Dressed in colorful, traditional garb, thousands of Sikhs converged upon The City on Sunday in remembrance of a violent chapter in India’s history.
Carrying signs that read “India out of Sikh homeland” and “10,000 Sikh pilgrims murdered in cold blood,” the marchers’ goal was to bring awareness to the June 6, 1984, storming of the Golden Temple by the Indian army. The march proceeded along Market Street to the Civic Center.
According to the website History.com, the storming of the temple was the climax of two years of fighting between the Indian government and Sikh separatists. Indian troops fought their way to the Golden Temple compound in Amritsar, the holiest shrine of Sikhism, killing at least 500 Sikh rebels. More than 100 Indian soldiers and many nonbelligerent Sikhs also died in the battle, according to the site. Riots followed, leading to even more deaths.
Many Sikhs gathered at the march on Sunday, however, said the incident that happened 31 years ago was akin to a massacre. “We’re out here to let people know what happened,” Simranjit Singh, a San Francisco resident who participated in the march.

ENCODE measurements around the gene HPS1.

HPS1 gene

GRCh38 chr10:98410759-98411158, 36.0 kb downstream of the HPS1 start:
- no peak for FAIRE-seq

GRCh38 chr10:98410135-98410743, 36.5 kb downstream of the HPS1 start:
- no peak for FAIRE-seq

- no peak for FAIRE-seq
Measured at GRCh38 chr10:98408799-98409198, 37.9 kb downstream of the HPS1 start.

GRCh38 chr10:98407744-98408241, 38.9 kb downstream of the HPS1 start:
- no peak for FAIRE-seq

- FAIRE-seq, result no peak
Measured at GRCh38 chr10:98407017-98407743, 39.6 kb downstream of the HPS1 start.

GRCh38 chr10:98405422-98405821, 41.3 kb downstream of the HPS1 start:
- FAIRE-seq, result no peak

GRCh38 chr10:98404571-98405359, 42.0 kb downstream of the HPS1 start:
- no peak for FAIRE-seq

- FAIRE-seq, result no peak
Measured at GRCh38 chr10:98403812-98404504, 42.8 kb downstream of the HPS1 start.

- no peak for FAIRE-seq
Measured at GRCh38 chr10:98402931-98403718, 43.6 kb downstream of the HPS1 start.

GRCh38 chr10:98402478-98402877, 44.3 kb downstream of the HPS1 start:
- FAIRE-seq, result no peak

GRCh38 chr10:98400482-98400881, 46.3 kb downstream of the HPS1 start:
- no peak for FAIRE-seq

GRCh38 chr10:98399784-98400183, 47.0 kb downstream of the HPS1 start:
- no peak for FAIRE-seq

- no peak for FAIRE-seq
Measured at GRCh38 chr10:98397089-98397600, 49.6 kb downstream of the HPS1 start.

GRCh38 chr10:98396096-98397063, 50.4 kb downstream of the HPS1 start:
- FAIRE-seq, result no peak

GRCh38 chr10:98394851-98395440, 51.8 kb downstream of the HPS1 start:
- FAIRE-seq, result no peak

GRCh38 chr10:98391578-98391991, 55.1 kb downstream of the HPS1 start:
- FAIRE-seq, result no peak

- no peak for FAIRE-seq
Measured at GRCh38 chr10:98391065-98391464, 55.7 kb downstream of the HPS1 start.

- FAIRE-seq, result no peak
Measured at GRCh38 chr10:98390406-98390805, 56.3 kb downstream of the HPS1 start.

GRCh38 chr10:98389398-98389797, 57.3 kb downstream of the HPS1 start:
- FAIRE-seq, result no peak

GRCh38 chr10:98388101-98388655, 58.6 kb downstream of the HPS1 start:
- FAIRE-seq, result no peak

The march attracted Sikhs from temples and communities around the Bay Area and state, like Harjinder Purewal of San Jose. “It’s about Sikh rights. Equal rights in India. There are people in jails in India from 1984 that have already served their sentence. But they are still laying in jail,” Purewal said.
Gurneel Singh Bopari, 16, of Sacramento, passed out fliers and pamphlets out about the incident and Sikhism during the parade. He said the march was significant because Sikhs and others groups continue to be persecuted in India — and he hopes the United States government will take note. “We’ve been getting a lot of good response from the American government, and we also want the support of the American people,” he said.